15) Holy Basil (Ocimum sanctum) – Many studies and clinical experience show that Holy Basil (tulsi) reduces anxiety, lowers cortisol levels, and moderates adrenal responses. It is a anti-viral and anti-bacterial herb, and is used by some to help regulate diabetes. Find it Here.
16) Siberian Ginseng (Eleutherococcus senticosus) – This is one herb that may not help with sleep, but instead help to energize you. Instead of being a calming herb, it is more of a strengthening herb. Often used for heart conditions, it also effectively reduces the effects of stress (like exhaustion). This may not interact well with prescription drugs. Find it Here.
17) Thyme (Thymus vulgaris) – If you want a super antioxidant, here it is! It boosts circulation and is full of great vitamins and minerals. It lowers blood pressure and boosts your immune system by its Vitamin C content (vital for white blood cells to function properly). Its vitamin B combination supports your nervous system and will work as a calming agent. Find it Here.
18) Oregano (Origanum vulgare) – oregano is great for energizing the body, as a great antioxidant and anti-bacterial. It also contains vitamins K, E, C, manganese, magnesium, calcium, and iron. Did you know it also has omega 3 fatty acids? It works against stress by reducing the effects. This is something you would increase in your diet when you know you have been or will be under stress. Find it Here.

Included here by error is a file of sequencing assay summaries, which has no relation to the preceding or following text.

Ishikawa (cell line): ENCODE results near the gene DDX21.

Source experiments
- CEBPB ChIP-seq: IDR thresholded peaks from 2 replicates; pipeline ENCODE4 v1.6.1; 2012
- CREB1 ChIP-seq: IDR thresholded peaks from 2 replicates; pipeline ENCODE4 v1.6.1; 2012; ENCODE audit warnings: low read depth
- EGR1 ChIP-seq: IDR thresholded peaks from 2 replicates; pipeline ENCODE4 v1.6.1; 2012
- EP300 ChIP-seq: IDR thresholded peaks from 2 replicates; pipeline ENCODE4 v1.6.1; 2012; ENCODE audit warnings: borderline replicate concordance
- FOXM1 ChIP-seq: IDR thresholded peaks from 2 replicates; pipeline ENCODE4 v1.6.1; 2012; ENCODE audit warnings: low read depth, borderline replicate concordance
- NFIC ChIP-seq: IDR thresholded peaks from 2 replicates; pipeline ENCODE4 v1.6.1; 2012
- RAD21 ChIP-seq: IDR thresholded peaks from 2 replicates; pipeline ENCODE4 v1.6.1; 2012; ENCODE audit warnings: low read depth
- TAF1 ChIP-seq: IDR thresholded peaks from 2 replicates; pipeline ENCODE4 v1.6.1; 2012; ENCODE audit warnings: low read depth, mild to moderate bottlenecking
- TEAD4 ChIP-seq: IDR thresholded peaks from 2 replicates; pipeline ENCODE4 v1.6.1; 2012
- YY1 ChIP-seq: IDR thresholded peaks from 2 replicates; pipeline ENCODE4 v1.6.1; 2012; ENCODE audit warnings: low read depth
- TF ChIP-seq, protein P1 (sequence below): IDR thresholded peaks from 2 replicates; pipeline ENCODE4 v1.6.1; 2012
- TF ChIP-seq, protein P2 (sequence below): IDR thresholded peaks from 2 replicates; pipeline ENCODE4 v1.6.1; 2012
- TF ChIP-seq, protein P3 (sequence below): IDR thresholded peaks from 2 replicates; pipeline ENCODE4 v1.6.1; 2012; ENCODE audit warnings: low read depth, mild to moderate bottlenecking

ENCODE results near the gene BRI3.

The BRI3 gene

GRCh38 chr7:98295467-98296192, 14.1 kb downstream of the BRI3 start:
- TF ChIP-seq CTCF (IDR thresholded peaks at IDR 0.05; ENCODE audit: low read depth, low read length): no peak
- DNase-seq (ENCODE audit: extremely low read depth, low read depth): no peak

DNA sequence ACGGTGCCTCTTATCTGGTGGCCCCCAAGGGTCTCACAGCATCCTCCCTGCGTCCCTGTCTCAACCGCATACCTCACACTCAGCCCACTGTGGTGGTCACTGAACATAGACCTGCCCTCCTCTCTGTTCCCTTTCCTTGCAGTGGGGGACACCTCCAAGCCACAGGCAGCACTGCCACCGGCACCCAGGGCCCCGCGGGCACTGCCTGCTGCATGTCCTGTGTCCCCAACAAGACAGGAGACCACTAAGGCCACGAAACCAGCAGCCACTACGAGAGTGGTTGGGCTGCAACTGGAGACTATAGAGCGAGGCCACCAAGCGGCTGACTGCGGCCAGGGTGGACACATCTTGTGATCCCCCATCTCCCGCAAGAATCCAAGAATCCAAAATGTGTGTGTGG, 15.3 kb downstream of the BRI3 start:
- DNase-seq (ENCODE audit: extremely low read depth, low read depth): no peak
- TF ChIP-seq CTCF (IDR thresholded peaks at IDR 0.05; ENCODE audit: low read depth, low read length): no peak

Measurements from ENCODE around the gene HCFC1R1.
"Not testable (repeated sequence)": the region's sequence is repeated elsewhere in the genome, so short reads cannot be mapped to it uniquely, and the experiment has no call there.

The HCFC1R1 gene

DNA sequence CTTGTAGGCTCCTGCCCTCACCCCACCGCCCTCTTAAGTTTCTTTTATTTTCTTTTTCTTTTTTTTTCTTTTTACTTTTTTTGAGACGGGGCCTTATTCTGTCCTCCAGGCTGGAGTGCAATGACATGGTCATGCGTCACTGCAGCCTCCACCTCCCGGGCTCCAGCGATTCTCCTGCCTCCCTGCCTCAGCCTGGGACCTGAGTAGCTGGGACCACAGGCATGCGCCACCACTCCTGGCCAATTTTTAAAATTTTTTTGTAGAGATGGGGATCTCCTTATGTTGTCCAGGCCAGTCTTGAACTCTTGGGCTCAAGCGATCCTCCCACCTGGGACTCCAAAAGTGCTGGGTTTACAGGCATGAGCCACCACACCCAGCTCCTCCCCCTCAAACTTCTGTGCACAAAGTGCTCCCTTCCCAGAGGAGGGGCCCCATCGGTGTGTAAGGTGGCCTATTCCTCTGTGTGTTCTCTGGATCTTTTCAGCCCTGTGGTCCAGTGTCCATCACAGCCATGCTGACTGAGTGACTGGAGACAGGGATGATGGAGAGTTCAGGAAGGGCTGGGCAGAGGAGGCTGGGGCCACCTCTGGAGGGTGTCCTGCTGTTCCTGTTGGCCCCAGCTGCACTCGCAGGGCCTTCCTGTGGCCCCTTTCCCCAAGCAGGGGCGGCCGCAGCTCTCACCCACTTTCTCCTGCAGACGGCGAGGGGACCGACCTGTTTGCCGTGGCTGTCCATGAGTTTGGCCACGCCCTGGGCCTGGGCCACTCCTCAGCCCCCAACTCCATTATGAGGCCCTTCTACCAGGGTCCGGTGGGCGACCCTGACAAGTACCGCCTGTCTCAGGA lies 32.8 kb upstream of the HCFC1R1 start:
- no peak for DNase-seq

19) Rosemary (Rosemarinus officinalis) – Rosemary gets your internal systems moving. It increases blood flow to the brain (increasing memory and focus) and lowers cortisol levels (very important when under stress). Find it Here.
20) Sage (Salvia officinalis) – Sage is an astringent (great in homemade deodorant). It also works as an internal anti-inflammatory. Like rosemary and oregano, it helps regulate blood sugar as well. It’s strengthening power helps to alleviate the damages of stress. Find it Here.
All of these can be made into a tea by steeping 1-3 tsp per 8oz of liquid.
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Join us in the Simplify Your Life Series. We already discussed taking the stress out of our daily lives by:
- Brainstorming where we need to cut the stress
- Organizing the Kitchen
- Creating a Meal Plan (whether you do this weekly, biweekly, or monthly)
- 15 Simple and Healthy Breakfast Ideas
- What Stress Does to Your Body
- 20 Ways to Detox Your Beauty Routine
- Frugal Organization Ideas for Kids Bedroom